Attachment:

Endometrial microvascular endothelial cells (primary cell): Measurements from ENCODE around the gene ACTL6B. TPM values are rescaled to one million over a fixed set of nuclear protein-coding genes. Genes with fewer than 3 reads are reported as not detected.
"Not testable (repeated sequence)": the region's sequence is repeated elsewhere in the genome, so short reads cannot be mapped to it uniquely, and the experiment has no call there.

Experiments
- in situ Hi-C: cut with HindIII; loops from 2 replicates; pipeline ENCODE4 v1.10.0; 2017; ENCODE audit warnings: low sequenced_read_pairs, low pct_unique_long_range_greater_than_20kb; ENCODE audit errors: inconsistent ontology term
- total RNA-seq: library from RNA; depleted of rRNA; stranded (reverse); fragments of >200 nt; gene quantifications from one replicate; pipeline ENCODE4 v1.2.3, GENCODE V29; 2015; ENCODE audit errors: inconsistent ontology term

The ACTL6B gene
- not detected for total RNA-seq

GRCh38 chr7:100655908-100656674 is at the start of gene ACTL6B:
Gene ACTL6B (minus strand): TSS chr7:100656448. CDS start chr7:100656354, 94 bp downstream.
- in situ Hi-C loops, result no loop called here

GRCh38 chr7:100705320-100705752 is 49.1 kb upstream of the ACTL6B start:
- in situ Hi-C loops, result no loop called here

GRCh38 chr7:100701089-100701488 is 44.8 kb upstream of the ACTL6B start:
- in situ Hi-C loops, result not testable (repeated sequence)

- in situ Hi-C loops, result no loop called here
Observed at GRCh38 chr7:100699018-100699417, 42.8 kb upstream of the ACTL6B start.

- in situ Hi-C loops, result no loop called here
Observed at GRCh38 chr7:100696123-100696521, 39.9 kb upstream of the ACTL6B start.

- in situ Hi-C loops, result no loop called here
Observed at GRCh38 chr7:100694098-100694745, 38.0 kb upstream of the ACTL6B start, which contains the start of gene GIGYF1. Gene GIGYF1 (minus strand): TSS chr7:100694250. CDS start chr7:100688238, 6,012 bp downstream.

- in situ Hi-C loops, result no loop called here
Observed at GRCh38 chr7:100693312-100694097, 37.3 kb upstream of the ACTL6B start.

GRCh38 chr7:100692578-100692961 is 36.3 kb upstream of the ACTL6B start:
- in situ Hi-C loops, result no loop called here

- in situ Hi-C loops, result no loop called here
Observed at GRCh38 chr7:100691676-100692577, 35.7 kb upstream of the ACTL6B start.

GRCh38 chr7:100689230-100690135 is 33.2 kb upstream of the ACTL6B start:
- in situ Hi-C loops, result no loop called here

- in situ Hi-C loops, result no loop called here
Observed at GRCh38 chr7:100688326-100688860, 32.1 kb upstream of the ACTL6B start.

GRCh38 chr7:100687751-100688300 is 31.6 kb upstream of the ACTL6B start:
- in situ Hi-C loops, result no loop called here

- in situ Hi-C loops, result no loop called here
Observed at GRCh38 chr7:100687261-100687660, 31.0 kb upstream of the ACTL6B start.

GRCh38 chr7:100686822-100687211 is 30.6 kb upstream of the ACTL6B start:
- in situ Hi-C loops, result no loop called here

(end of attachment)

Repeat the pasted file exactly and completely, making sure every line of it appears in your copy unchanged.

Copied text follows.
Endometrial microvascular endothelial cells (primary cell): Measurements from ENCODE around the gene ACTL6B. TPM values are rescaled to one million over a fixed set of nuclear protein-coding genes. Genes with fewer than 3 reads are reported as not detected.
"Not testable (repeated sequence)": the region's sequence is repeated elsewhere in the genome, so short reads cannot be mapped to it uniquely, and the experiment has no call there.

Experiments
- in situ Hi-C: cut with HindIII; loops from 2 replicates; pipeline ENCODE4 v1.10.0; 2017; ENCODE audit warnings: low sequenced_read_pairs, low pct_unique_long_range_greater_than_20kb; ENCODE audit errors: inconsistent ontology term
- total RNA-seq: library from RNA; depleted of rRNA; stranded (reverse); fragments of >200 nt; gene quantifications from one replicate; pipeline ENCODE4 v1.2.3, GENCODE V29; 2015; ENCODE audit errors: inconsistent ontology term

The ACTL6B gene
- not detected for total RNA-seq

GRCh38 chr7:100655908-100656674 is at the start of gene ACTL6B:
Gene ACTL6B (minus strand): TSS chr7:100656448. CDS start chr7:100656354, 94 bp downstream.
- in situ Hi-C loops, result no loop called here

GRCh38 chr7:100705320-100705752 is 49.1 kb upstream of the ACTL6B start:
- in situ Hi-C loops, result no loop called here

GRCh38 chr7:100701089-100701488 is 44.8 kb upstream of the ACTL6B start:
- in situ Hi-C loops, result not testable (repeated sequence)

- in situ Hi-C loops, result no loop called here
Observed at GRCh38 chr7:100699018-100699417, 42.8 kb upstream of the ACTL6B start.

- in situ Hi-C loops, result no loop called here
Observed at GRCh38 chr7:100696123-100696521, 39.9 kb upstream of the ACTL6B start.

- in situ Hi-C loops, result no loop called here
Observed at GRCh38 chr7:100694098-100694745, 38.0 kb upstream of the ACTL6B start, which contains the start of gene GIGYF1. Gene GIGYF1 (minus strand): TSS chr7:100694250. CDS start chr7:100688238, 6,012 bp downstream.

- in situ Hi-C loops, result no loop called here
Observed at GRCh38 chr7:100693312-100694097, 37.3 kb upstream of the ACTL6B start.

GRCh38 chr7:100692578-100692961 is 36.3 kb upstream of the ACTL6B start:
- in situ Hi-C loops, result no loop called here

- in situ Hi-C loops, result no loop called here
Observed at GRCh38 chr7:100691676-100692577, 35.7 kb upstream of the ACTL6B start.

GRCh38 chr7:100689230-100690135 is 33.2 kb upstream of the ACTL6B start:
- in situ Hi-C loops, result no loop called here

- in situ Hi-C loops, result no loop called here
Observed at GRCh38 chr7:100688326-100688860, 32.1 kb upstream of the ACTL6B start.

GRCh38 chr7:100687751-100688300 is 31.6 kb upstream of the ACTL6B start:
- in situ Hi-C loops, result no loop called here

- in situ Hi-C loops, result no loop called here
Observed at GRCh38 chr7:100687261-100687660, 31.0 kb upstream of the ACTL6B start.

GRCh38 chr7:100686822-100687211 is 30.6 kb upstream of the ACTL6B start:
- in situ Hi-C loops, result no loop called here